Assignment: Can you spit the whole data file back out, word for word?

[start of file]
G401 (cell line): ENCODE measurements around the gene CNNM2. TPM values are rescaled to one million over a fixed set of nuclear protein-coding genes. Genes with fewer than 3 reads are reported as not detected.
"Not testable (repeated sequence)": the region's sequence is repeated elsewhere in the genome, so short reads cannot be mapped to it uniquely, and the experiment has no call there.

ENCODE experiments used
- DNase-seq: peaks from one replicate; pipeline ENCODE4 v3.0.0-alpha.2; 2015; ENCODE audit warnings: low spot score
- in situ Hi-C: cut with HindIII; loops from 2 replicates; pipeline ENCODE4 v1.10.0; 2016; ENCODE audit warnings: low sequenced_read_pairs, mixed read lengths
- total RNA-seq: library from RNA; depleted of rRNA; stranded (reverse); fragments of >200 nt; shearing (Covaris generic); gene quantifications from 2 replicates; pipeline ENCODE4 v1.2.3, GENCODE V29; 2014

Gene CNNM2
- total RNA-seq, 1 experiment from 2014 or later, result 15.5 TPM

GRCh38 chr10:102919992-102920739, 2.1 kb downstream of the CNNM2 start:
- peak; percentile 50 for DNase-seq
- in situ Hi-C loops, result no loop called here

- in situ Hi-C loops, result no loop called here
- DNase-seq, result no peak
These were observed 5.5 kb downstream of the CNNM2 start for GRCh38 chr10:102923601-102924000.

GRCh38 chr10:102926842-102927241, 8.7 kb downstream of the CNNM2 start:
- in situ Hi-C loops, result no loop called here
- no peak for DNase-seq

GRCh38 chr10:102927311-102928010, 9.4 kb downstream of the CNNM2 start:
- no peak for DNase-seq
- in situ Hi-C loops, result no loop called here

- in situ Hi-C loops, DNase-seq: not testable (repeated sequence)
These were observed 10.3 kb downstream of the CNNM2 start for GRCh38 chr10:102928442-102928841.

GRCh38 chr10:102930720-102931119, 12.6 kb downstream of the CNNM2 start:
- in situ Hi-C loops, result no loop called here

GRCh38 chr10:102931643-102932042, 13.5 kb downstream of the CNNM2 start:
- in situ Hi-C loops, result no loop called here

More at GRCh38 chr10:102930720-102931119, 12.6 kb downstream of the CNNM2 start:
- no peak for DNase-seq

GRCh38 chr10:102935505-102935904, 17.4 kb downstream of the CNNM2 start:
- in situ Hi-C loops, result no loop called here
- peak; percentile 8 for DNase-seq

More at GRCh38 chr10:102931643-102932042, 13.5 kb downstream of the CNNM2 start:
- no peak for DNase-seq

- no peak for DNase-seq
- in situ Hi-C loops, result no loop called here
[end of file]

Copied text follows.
G401 (cell line): ENCODE measurements around the gene CNNM2. TPM values are rescaled to one million over a fixed set of nuclear protein-coding genes. Genes with fewer than 3 reads are reported as not detected.
"Not testable (repeated sequence)": the region's sequence is repeated elsewhere in the genome, so short reads cannot be mapped to it uniquely, and the experiment has no call there.

ENCODE experiments used
- DNase-seq: peaks from one replicate; pipeline ENCODE4 v3.0.0-alpha.2; 2015; ENCODE audit warnings: low spot score
- in situ Hi-C: cut with HindIII; loops from 2 replicates; pipeline ENCODE4 v1.10.0; 2016; ENCODE audit warnings: low sequenced_read_pairs, mixed read lengths
- total RNA-seq: library from RNA; depleted of rRNA; stranded (reverse); fragments of >200 nt; shearing (Covaris generic); gene quantifications from 2 replicates; pipeline ENCODE4 v1.2.3, GENCODE V29; 2014

Gene CNNM2
- total RNA-seq, 1 experiment from 2014 or later, result 15.5 TPM

GRCh38 chr10:102919992-102920739, 2.1 kb downstream of the CNNM2 start:
- peak; percentile 50 for DNase-seq
- in situ Hi-C loops, result no loop called here

- in situ Hi-C loops, result no loop called here
- DNase-seq, result no peak
These were observed 5.5 kb downstream of the CNNM2 start for GRCh38 chr10:102923601-102924000.

GRCh38 chr10:102926842-102927241, 8.7 kb downstream of the CNNM2 start:
- in situ Hi-C loops, result no loop called here
- no peak for DNase-seq

GRCh38 chr10:102927311-102928010, 9.4 kb downstream of the CNNM2 start:
- no peak for DNase-seq
- in situ Hi-C loops, result no loop called here

- in situ Hi-C loops, DNase-seq: not testable (repeated sequence)
These were observed 10.3 kb downstream of the CNNM2 start for GRCh38 chr10:102928442-102928841.

GRCh38 chr10:102930720-102931119, 12.6 kb downstream of the CNNM2 start:
- in situ Hi-C loops, result no loop called here

GRCh38 chr10:102931643-102932042, 13.5 kb downstream of the CNNM2 start:
- in situ Hi-C loops, result no loop called here

More at GRCh38 chr10:102930720-102931119, 12.6 kb downstream of the CNNM2 start:
- no peak for DNase-seq

GRCh38 chr10:102935505-102935904, 17.4 kb downstream of the CNNM2 start:
- in situ Hi-C loops, result no loop called here
- peak; percentile 8 for DNase-seq

More at GRCh38 chr10:102931643-102932042, 13.5 kb downstream of the CNNM2 start:
- no peak for DNase-seq

- no peak for DNase-seq
- in situ Hi-C loops, result no loop called here